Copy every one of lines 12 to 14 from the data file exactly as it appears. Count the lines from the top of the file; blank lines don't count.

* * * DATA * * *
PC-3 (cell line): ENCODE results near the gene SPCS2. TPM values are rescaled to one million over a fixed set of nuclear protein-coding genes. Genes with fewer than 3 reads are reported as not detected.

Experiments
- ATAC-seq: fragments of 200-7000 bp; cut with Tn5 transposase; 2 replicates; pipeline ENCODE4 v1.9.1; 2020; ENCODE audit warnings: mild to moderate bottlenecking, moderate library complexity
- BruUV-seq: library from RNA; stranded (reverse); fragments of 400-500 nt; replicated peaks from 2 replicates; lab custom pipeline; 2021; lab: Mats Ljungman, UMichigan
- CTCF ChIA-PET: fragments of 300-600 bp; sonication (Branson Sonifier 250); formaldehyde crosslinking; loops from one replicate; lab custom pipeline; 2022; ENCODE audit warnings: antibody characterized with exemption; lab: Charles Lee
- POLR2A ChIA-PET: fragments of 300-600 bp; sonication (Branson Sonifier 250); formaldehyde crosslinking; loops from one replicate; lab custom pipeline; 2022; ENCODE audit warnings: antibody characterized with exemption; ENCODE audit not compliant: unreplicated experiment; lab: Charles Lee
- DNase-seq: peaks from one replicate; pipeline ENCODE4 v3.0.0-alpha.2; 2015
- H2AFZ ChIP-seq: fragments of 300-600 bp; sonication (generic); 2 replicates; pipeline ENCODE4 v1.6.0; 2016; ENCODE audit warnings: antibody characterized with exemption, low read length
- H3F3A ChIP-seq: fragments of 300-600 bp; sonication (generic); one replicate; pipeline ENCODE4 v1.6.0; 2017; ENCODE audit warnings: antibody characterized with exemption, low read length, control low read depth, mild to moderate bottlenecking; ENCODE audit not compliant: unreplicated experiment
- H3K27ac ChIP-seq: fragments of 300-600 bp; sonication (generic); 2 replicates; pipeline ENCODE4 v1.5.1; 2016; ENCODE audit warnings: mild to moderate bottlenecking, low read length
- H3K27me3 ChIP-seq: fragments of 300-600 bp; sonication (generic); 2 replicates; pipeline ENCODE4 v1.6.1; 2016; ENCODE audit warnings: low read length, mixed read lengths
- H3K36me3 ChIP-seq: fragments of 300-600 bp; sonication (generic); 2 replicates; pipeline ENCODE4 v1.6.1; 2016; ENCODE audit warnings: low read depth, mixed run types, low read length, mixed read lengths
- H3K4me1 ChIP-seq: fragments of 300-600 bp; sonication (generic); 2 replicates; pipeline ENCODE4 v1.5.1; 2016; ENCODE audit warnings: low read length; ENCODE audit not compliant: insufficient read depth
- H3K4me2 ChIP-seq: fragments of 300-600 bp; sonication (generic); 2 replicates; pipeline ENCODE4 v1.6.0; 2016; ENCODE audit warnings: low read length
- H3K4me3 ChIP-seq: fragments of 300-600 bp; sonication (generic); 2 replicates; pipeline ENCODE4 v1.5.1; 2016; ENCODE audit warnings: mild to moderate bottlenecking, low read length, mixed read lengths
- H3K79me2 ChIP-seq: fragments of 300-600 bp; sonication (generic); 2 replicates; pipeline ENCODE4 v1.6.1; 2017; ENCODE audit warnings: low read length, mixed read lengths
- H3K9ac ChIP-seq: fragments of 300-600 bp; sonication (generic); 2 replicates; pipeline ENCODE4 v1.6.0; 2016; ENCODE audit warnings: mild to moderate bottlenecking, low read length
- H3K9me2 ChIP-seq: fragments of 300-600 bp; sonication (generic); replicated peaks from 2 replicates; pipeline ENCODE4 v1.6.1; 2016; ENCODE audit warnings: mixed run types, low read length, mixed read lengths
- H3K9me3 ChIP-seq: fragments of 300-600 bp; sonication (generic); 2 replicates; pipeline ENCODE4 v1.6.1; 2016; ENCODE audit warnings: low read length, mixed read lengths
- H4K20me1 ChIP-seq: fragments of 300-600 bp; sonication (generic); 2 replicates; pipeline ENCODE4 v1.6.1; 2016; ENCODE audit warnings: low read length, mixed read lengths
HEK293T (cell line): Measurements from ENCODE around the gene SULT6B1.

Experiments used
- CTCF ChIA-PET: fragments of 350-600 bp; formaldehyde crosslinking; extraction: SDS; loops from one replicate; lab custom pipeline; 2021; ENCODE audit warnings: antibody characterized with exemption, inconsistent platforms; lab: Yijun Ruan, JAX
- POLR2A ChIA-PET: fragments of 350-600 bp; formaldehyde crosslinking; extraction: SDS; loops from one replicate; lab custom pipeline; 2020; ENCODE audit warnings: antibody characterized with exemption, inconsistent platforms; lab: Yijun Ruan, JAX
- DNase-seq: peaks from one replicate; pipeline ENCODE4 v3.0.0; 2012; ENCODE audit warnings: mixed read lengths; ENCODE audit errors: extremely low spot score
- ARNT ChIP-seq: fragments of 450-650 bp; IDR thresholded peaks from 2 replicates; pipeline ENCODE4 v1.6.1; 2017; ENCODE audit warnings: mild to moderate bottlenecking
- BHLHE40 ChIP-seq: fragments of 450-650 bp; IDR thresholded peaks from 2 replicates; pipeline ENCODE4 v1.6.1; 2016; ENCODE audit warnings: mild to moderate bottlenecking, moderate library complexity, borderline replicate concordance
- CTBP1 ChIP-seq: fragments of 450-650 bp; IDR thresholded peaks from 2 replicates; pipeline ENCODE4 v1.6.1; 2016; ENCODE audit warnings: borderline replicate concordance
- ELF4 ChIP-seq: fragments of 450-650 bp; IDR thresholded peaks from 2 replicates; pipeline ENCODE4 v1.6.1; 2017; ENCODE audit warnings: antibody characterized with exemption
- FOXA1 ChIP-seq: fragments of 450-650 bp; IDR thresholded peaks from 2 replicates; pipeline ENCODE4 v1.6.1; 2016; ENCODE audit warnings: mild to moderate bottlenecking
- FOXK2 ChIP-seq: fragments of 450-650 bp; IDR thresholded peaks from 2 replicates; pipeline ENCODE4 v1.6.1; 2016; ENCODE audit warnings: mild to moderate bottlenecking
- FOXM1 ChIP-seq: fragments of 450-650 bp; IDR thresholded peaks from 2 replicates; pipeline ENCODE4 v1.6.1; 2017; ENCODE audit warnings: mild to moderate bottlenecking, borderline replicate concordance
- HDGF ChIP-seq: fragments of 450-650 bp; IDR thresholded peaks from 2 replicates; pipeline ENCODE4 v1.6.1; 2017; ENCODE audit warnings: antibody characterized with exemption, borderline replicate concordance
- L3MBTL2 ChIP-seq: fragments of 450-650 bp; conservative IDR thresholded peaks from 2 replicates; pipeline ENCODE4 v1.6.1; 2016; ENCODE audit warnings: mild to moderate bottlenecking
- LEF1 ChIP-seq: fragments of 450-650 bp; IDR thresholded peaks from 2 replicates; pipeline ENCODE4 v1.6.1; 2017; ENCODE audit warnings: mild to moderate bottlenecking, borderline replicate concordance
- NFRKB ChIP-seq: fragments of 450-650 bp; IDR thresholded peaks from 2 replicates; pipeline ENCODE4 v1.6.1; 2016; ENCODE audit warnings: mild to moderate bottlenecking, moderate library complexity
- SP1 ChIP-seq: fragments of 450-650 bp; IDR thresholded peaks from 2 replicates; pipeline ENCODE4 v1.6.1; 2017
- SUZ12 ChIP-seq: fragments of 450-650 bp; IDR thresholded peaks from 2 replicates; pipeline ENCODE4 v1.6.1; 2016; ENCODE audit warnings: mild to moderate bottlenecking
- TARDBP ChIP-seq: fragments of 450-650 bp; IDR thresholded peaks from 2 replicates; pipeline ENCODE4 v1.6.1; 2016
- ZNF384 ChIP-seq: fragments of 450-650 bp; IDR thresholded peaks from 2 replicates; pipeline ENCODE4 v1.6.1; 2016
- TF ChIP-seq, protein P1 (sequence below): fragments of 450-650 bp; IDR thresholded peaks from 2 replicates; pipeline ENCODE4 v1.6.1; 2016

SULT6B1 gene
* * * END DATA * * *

- H3K36me3 ChIP-seq: fragments of 300-600 bp; sonication (generic); 2 replicates; pipeline ENCODE4 v1.6.1; 2016; ENCODE audit warnings: low read depth, mixed run types, low read length, mixed read lengths
- H3K4me1 ChIP-seq: fragments of 300-600 bp; sonication (generic); 2 replicates; pipeline ENCODE4 v1.5.1; 2016; ENCODE audit warnings: low read length; ENCODE audit not compliant: insufficient read depth
- H3K4me2 ChIP-seq: fragments of 300-600 bp; sonication (generic); 2 replicates; pipeline ENCODE4 v1.6.0; 2016; ENCODE audit warnings: low read length